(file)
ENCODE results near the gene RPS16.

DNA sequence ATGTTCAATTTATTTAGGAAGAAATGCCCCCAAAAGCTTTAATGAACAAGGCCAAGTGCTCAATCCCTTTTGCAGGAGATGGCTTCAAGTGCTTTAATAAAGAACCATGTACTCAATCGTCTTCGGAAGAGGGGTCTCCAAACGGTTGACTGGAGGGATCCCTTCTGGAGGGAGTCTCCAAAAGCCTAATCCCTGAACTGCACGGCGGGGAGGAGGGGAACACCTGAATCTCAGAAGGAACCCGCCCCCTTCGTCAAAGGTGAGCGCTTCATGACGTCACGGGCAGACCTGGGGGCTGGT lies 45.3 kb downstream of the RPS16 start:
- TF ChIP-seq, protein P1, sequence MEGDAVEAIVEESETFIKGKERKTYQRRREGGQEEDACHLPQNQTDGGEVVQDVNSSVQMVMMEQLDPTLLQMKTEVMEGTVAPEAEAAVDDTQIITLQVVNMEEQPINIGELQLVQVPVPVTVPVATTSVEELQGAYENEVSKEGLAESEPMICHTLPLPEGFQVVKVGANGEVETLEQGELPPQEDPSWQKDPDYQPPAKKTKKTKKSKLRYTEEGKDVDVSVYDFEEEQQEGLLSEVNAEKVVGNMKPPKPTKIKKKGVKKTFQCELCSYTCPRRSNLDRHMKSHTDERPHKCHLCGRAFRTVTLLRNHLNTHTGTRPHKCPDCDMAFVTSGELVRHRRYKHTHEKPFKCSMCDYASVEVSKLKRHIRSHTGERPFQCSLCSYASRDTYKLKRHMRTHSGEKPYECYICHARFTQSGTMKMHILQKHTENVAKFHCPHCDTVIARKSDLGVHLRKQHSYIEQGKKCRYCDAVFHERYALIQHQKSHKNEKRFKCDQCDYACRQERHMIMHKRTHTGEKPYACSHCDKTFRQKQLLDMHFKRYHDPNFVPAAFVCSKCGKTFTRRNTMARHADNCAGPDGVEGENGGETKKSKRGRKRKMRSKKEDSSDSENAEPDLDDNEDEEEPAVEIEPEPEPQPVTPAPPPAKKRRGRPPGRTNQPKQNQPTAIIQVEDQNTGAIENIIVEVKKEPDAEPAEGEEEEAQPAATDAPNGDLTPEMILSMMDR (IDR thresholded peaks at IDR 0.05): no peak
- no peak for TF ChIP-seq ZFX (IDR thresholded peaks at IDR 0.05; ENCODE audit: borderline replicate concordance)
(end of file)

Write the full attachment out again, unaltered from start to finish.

ENCODE results near the gene RPS16.

DNA sequence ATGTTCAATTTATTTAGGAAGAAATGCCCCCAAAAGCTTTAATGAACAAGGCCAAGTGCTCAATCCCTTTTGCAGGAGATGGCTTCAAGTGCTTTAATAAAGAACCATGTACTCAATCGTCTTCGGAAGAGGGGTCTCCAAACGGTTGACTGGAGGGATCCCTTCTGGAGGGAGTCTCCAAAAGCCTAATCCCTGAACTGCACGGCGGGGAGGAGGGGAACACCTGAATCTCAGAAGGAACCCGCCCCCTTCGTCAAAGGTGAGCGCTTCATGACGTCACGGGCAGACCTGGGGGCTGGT lies 45.3 kb downstream of the RPS16 start:
- TF ChIP-seq, protein P1, sequence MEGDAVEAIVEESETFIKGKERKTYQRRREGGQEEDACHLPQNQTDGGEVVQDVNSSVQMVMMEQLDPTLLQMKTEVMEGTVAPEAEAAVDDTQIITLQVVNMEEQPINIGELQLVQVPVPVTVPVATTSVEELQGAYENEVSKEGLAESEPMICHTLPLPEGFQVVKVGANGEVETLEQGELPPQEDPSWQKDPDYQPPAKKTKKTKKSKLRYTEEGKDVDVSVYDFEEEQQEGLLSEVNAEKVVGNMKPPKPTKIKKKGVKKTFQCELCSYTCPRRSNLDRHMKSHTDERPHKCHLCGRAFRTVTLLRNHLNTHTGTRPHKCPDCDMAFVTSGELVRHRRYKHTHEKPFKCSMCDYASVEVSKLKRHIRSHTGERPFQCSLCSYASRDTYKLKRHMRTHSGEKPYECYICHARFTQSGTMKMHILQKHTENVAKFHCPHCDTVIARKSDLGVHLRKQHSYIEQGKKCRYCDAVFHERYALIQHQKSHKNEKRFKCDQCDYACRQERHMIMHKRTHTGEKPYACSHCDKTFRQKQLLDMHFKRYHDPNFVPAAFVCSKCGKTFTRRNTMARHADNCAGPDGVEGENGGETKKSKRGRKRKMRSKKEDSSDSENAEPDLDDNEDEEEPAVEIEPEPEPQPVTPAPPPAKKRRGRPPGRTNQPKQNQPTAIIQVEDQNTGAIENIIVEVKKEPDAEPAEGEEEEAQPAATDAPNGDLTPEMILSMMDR (IDR thresholded peaks at IDR 0.05): no peak
- no peak for TF ChIP-seq ZFX (IDR thresholded peaks at IDR 0.05; ENCODE audit: borderline replicate concordance)